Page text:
Windy Lindstrom had a long and successful career as a leading motorcycle hillclimber beginning in the 1930s and continuing all the way to the 1950s. Lindstrom won his first AMA national hillclimb championship in 1931 and his last in 1949. In addition to his hillclimbing success, Lindstrom was also an excellent West Coast track racer. In 1935, he finished third in one of the biggest races of the year, the Oakland (California) 200 Mile race in one of his few national appearances outside of hillclimbing.
Lindstrom was a Harley-Davidson dealer in Oakland, California, and was true to the brand throughout his racing career. After he retired from racing he served as an AMA technical inspector at West Coast events.
Lindstrom was born on November 12, 1905 in Balsam Lake, Wisconsin. His family moved to California five years later and the young Lindstrom grew up in the San Joaquin Valley town of Kingsburg. One of Lindstrom’s favorite pastimes was tearing into anything mechanical. He seemed to have an insatiable curiosity about what made things tick.
Lindstrom first started riding motorcycles at the age of 15, using savings from his paper route to buy his first bike. He learned the inner workings of motorcycles at an early age and parlayed that experience into a job as a mechanic for a Harley-Davidson shop in Fresno, California. By 1927, Lindstrom had joined the Oakland Motorcycle Club and began participating in some of the competition events the club hosted. He earned the nickname, "Windstormer," for his fast riding. The young daughter of one of his friends couldn’t pronounce Windstormer, so she would always ask if "Windy" was around. The nickname stuck.
It was at the dealership where he met his wife "Lindy," whom he married in 1932. One of the first things the newlyweds did was take a cross-country trip in a sidecar rig to visit the Harley-Davidson factory in Milwaukee.
Hillclimbing became Lindstrom’s favorite form of competition. He showed great promise from the start, once beating established star Dudley Perkins in one of his very first meets. Lindstrom won his first major title in 1930, the Pacific Coast Class A championship, an event he would dominate through 1942.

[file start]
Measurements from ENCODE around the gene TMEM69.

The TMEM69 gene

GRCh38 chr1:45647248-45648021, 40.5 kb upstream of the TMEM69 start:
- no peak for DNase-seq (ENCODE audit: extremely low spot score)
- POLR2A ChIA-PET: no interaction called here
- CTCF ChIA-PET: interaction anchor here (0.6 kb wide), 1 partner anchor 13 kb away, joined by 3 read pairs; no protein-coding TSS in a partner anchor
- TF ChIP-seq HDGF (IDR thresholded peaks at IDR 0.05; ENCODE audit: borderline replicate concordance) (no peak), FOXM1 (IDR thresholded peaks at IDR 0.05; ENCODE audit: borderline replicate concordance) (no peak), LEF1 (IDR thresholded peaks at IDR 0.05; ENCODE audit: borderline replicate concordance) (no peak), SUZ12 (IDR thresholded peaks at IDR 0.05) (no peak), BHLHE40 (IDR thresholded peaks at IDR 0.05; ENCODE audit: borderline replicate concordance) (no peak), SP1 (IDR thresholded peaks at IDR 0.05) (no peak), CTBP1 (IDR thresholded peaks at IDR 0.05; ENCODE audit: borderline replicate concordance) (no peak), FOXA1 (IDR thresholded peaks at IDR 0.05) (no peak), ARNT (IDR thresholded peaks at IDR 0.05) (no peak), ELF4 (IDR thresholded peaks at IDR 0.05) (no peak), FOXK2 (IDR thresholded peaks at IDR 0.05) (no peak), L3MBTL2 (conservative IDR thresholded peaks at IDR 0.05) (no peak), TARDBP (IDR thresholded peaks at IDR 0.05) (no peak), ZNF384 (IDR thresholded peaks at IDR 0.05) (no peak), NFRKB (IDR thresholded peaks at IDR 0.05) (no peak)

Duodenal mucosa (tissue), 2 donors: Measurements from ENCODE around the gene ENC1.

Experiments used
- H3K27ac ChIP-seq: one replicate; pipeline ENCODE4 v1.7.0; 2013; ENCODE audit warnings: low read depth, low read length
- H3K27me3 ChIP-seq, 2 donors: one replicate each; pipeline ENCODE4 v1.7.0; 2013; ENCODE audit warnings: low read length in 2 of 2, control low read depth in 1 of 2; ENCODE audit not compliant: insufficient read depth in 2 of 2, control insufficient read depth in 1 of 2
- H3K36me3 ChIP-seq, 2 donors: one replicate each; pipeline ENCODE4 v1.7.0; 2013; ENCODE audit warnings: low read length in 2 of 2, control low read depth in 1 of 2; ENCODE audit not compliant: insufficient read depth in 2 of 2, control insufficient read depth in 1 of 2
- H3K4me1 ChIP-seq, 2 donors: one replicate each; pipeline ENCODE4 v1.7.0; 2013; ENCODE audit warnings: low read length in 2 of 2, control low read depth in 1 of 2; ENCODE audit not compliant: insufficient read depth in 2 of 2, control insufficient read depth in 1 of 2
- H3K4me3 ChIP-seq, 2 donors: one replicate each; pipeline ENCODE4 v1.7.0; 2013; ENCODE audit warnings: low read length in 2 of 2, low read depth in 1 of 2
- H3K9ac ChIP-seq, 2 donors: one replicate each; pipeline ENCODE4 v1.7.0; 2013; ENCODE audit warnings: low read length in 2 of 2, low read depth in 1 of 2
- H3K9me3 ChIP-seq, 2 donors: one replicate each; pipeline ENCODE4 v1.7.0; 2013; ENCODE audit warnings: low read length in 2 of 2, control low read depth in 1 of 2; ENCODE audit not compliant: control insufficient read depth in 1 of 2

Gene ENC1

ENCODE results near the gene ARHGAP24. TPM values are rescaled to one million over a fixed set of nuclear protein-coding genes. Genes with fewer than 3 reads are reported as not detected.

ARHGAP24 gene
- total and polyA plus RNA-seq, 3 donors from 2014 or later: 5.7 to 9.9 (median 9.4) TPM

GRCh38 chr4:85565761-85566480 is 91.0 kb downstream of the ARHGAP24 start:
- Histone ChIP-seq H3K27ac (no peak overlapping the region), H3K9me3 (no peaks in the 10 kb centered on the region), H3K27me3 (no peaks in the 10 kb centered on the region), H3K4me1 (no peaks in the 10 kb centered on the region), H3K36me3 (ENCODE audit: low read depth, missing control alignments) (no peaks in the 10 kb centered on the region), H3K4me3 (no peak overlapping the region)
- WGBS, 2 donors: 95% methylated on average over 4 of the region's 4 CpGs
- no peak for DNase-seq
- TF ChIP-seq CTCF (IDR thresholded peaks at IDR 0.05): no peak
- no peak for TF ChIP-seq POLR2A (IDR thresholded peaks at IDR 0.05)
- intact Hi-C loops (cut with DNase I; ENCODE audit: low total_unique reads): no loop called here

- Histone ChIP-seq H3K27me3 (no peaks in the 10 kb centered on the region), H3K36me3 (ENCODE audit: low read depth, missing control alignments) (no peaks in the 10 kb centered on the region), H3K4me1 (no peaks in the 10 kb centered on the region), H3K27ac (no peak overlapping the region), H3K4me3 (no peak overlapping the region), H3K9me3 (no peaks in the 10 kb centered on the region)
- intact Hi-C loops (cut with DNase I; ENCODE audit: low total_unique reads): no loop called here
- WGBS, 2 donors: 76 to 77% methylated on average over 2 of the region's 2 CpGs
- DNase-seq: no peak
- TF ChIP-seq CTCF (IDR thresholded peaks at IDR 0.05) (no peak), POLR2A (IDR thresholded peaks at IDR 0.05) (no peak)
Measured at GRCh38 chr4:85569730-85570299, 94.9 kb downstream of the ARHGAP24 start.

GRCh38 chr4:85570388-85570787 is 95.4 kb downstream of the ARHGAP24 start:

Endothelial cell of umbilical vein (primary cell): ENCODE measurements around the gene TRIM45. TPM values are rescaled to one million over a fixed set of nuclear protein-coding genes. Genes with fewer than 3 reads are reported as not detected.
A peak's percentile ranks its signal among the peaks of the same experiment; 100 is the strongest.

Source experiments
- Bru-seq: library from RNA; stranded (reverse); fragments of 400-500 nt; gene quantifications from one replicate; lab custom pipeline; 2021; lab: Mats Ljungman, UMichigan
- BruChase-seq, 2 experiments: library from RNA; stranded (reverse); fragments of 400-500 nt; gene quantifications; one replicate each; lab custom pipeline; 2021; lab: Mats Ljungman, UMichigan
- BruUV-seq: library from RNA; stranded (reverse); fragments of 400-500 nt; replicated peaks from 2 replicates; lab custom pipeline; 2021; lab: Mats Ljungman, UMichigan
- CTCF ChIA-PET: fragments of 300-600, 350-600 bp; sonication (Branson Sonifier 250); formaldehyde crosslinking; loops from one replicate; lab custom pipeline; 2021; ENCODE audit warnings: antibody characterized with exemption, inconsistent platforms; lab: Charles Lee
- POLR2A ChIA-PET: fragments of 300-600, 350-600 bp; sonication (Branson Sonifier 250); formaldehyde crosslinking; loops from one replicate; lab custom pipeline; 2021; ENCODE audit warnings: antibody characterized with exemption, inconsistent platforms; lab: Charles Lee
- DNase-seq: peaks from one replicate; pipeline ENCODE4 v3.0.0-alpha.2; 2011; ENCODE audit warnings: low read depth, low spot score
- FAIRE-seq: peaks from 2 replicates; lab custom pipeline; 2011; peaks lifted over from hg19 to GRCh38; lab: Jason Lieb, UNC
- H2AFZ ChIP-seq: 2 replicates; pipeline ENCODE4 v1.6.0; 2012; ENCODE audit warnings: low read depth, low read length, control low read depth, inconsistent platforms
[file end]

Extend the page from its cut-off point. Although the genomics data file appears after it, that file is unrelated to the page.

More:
Beginning in 1931, Harley-Davidson backed Lindstrom by supplying him with bikes and parts. That year he the won the 61-cubic-inch class at the Pacific Coast Championships held in Oakland, bettering second-place finisher Swede Mattson’s run up the hill by nearly 2.5 seconds.
While primarily known for his hillclimbing skills, Lindstrom proved his versatility by earning a podium finish (third) in the Oakland 200 AMA national held on infamous paved Oakland Speedway mile oval. Lindstrom was also a top contender in local TT, short track, mile and half-mile races. In 1949, Lindstrom won the Pacific Coast Endurance Run Championship, proving he could win in just about any type of competition.
In 1935, Lindstrom earned his first major title outside the state of California when he won the 45-cubic-inch Class A National Championship held in Hornell, New York. The Lindstroms often traveled on these long trips with fellow hillclimber Joe Herb and his wife.
Lindstrom continued to hillclimb after the break in racing during World War II and by then was considered a veteran of the sport. At San Jose, California, in 1948, Lindstrom showed that he was comfortable racing stock motorcycles, as well as the nitro-burning class A bikes, when he won the AMA class C 80 cubic inch national hillclimb championship and was runner-up to Sam Arena in the 45-inch class. In 1949, Lindstrom won his last national title, the 45-inch national championship at Dubuque, Iowa.
By the early 1950s, Lindstrom began to scale back his racing efforts to concentrate on running his motorcycle dealership. He was proud to point out that he never suffered a broken bone in all his years of racing, despite having numerous spectacular fall offs on the steep grades of the hillclimb circuit. Even though he no longer raced, Lindstrom could still be found at the races, serving as an AMA national technical inspector in California events. His son, Gary, raced in local events. The Lindstroms remained active in the Oakland Motorcycle Club. When not doing something involving motorcycling, Lindstrom was an avid golfer and fisherman.
In 1960, Lindstrom sold out his half of the dealership to his partner, Cliff Self, and officially retired, even though he couldn’t keep away from the shop for long and continued to work on bikes for fun even after he retired. Lindstrom died from heart failure on August 25, 1978. He was survived by his wife, son and daughter.
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